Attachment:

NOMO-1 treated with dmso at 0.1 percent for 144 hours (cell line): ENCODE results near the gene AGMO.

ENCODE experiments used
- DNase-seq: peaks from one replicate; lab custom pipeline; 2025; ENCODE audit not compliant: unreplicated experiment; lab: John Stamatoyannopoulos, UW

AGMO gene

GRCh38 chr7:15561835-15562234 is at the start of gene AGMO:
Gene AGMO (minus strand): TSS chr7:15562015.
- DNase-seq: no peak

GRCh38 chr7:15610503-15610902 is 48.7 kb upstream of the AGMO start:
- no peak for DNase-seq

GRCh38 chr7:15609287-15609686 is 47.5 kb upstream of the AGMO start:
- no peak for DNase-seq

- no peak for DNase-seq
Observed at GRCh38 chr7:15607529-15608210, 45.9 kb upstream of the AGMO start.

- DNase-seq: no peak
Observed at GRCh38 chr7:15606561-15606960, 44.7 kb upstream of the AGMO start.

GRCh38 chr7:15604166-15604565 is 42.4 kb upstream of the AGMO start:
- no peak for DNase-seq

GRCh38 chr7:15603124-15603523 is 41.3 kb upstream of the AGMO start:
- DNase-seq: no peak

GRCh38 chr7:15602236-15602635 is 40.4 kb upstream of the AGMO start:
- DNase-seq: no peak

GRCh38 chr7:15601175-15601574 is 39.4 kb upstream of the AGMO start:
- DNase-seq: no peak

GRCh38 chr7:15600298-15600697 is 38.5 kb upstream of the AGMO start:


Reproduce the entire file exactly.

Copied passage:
NOMO-1 treated with dmso at 0.1 percent for 144 hours (cell line): ENCODE results near the gene AGMO.

ENCODE experiments used
- DNase-seq: peaks from one replicate; lab custom pipeline; 2025; ENCODE audit not compliant: unreplicated experiment; lab: John Stamatoyannopoulos, UW

AGMO gene

GRCh38 chr7:15561835-15562234 is at the start of gene AGMO:
Gene AGMO (minus strand): TSS chr7:15562015.
- DNase-seq: no peak

GRCh38 chr7:15610503-15610902 is 48.7 kb upstream of the AGMO start:
- no peak for DNase-seq

GRCh38 chr7:15609287-15609686 is 47.5 kb upstream of the AGMO start:
- no peak for DNase-seq

- no peak for DNase-seq
Observed at GRCh38 chr7:15607529-15608210, 45.9 kb upstream of the AGMO start.

- DNase-seq: no peak
Observed at GRCh38 chr7:15606561-15606960, 44.7 kb upstream of the AGMO start.

GRCh38 chr7:15604166-15604565 is 42.4 kb upstream of the AGMO start:
- no peak for DNase-seq

GRCh38 chr7:15603124-15603523 is 41.3 kb upstream of the AGMO start:
- DNase-seq: no peak

GRCh38 chr7:15602236-15602635 is 40.4 kb upstream of the AGMO start:
- DNase-seq: no peak

GRCh38 chr7:15601175-15601574 is 39.4 kb upstream of the AGMO start:
- DNase-seq: no peak

GRCh38 chr7:15600298-15600697 is 38.5 kb upstream of the AGMO start: